The Spanish 5th Infantry Division of the Army of Estremadura was probably the best of the infantry in the army with its four regular infantry battalions, two marine battalions and a battalion of provincial militia.
The quality of the Spanish units earned the division the title of the Reserve Division and it would play an important role in the upcoming French final attack helping to prevent any serious attempt to turn the Allied left flank in the northern valley.
|Major General Luis Alejandro Bassecourt|
5th Division: Major-General Bassecourt1st Real Marina (Royal Marines), 1st Battalion
1st Real Marina (Royal Marines), 2nd Battalion
Africa Infantry Regiment, 3rd Battalion
Reina Infantry Regiment 1st Battalion
Murcia Infantry Regiment, 2nd Battalion
Murcia Infantry Regiment, 3rd Battalion
Provincial de Siguenza (Militia)
The completion of the Spanish 5th Infantry Division together with General Cuesta moves the Talavera 208 project into its penultimate stage of completion as this is the last formation that was needed to be completed to model all the units that featured that hot afternoon on the 28th July 1809.
|Generals Cuesta and Bassecourt on parade with the 5th Infantry Division of the Army of Estremadura|
The maps that will guide the tabletop commanders have now been edited to indicate the positions of all the formations involved in this part of the battlefield together with the key victory point areas that are masked here to keep the opposing commanders 'in the dark' as to their value to each side.
|Allied Set Up|
The first game is arranged to be played at the end of June and together with the new maps the players have had their briefings to allow some pre-game preparations before the big day.
|French set up|
As with other formation parade posts, I have linked above all the individual units that were completed as part of the 5th Division to this page for future reference, should others choose to use my research as a basis for their own collections.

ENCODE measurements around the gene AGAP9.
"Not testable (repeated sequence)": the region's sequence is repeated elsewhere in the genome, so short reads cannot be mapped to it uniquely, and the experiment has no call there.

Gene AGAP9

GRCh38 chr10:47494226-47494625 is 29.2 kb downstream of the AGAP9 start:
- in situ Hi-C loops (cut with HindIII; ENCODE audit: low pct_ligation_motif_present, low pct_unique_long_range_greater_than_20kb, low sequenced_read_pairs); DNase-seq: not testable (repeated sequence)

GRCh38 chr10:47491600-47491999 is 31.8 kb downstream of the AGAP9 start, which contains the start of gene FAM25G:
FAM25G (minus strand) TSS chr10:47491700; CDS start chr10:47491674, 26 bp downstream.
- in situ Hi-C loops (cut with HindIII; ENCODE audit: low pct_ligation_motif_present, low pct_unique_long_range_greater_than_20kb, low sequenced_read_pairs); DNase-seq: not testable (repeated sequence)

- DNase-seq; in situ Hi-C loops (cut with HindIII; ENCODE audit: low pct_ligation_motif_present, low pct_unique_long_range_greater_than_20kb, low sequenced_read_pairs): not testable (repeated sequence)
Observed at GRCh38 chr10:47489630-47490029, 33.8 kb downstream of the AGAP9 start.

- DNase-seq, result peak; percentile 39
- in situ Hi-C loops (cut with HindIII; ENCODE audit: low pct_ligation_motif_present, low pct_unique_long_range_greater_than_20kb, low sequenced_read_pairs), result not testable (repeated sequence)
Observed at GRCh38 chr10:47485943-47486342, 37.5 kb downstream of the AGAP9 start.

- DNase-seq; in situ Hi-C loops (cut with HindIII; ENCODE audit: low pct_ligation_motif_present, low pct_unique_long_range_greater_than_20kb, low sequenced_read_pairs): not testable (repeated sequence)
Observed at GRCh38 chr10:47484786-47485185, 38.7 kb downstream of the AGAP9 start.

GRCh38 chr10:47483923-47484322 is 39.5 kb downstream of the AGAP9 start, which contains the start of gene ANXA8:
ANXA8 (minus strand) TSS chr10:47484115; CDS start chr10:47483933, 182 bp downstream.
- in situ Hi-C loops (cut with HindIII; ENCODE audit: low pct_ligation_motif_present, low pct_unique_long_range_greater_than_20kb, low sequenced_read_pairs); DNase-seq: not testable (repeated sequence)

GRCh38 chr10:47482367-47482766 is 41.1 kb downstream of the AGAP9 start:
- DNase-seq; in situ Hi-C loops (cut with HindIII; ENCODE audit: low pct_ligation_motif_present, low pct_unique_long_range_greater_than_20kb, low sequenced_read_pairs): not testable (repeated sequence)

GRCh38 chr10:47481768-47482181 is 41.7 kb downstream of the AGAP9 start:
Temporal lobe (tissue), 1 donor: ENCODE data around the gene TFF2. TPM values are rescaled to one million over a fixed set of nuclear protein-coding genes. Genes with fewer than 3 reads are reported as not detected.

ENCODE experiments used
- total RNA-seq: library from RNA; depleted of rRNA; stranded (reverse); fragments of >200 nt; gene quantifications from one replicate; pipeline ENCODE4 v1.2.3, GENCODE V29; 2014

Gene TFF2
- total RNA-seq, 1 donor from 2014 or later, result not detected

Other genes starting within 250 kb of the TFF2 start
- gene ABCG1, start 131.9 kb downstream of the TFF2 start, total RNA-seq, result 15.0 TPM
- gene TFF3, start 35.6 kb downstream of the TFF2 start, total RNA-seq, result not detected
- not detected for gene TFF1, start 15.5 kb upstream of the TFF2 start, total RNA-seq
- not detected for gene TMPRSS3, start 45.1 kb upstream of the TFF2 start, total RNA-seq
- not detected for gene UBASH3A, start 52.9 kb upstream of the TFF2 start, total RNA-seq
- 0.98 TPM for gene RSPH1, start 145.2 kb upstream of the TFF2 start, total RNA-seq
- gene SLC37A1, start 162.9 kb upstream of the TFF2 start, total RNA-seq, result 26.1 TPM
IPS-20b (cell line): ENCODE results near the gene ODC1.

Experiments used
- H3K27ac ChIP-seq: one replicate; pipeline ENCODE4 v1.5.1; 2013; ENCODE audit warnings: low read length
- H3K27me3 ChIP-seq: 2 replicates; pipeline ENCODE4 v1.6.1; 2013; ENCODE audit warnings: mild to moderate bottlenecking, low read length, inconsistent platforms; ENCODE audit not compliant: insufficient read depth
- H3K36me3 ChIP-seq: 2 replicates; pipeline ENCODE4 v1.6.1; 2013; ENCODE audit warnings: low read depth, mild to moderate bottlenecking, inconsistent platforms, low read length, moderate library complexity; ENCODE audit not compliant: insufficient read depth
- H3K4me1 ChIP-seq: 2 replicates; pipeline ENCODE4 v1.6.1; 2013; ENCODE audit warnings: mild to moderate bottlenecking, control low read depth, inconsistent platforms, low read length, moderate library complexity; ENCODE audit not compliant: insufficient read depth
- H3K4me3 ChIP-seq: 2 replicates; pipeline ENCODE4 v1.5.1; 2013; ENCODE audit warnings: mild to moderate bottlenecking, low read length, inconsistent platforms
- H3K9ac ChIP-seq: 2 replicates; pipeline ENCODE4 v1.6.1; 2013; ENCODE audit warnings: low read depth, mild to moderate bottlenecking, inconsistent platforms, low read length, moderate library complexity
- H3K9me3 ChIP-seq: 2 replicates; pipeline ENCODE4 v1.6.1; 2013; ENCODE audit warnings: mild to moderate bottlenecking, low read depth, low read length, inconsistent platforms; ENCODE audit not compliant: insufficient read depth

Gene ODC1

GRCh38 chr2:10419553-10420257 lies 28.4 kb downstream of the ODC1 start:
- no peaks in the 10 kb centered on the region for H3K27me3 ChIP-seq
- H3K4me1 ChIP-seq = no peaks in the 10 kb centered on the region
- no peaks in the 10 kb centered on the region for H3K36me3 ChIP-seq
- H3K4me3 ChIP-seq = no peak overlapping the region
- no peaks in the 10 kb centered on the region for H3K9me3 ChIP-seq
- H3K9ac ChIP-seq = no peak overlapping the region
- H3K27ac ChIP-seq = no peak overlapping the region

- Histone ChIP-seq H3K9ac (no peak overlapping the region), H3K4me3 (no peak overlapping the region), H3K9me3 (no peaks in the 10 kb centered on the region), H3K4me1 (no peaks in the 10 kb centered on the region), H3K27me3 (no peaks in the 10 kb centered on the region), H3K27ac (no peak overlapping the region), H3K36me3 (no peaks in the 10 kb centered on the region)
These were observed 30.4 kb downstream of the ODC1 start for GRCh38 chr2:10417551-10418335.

|Major General Bassecourt with an aide from the Reina Regiment|
General Bassecourt and his aide from the senior Reina Regiment are AB figures.
The Spanish command system together with the quality of their troops and generals makes them a fascinating command challenge for most sets of Napoleonic rules and no less using Carnage & Glory.
General Bassecourt is a divisional general only because the Spanish did not use an official brigade structure. Thus Bassecourt's stand is as a French of British brigade commander, but I add a single foot aide to indicate the rather hybrid nature of the Spanish system.
|1st and 2nd Battalions Real Marina (Royal Marines)|
The composition of the division, having mainly regular battalions makes its appearance quite different from the 3rd Spanish Division on the right flank of the British line and featured in previous posts.
|3rd Africa and 1st Reina Regiments|
|2nd and 3rd Battalion Murcia Regiment|
|Provincial de Siguenza Regiment|
|General Gregorio-Garcia de la Cuesta|
My General Cuesta command group is based on the excellent illustration by Graham Turner in the Osprey Campaign 'Talavera 1809', showing the General meeting with Sir Arthur Wellesley during the pre-battle manoeuvres.
I know that Cuesta is reported to have been wheeled around the battlefield on a mule drawn carriage but I have chosen to keep my senior Spanish commander on horse back to allow his inclusion in future Spanish actions as another of his colleagues when the need arises.
The generic approach to modelling Cuesta means that I have given him a Cazadore a Caballo, ADC officer together with a volunteer lancer escort to complete the look.
Thanks to the copious amount of coverage the Spanish general gets in British accounts of the campaign Cuesta appears to be a rather awkward obstinate and proud chap for the much younger Sir Arthur Wellesley to deal with.
In fact the only reason that the two allied armies ended up fighting a defensive battle in the first place was down to a fit of abject obstinacy only a few days prior to the battle when Cuesta refused to attack with the British on the day agreed because he felt his troops were too tired.
The Spanish general then pursued Victor's I Corps towards Toledo only to beat a hasty retreat back to Talavera and Wellesley's army, pursued by Victor, Sebastiani and King Joseph's Madrid Reserve.
Of course Cuesta's behaviour can be partly explained by the manoeuvring going on among the higher echelons of the Spanish General officers and the Supreme Junta as characters vied with each other for supreme command of Spanish forces. Cuesta was in the running for this command and his suspicion and dislike of Wellesley could only have been piqued when he heard a rumour that the British General was being put forward as a potential Allied Supreme Commander.
Interestingly Cuesta's finest hour at Talavera was probably in between the hours of 12.00 to 13.30 just prior to the afternoon French attack when he agreed to Wellesley's request for Spanish support in the northern valley, surprising the British general by not only sending the Spanish Reserve Infantry Division under Bassecourt but also the 2nd Cavalry Division under Albuqueque together with seven Spanish guns, including three 12lbrs.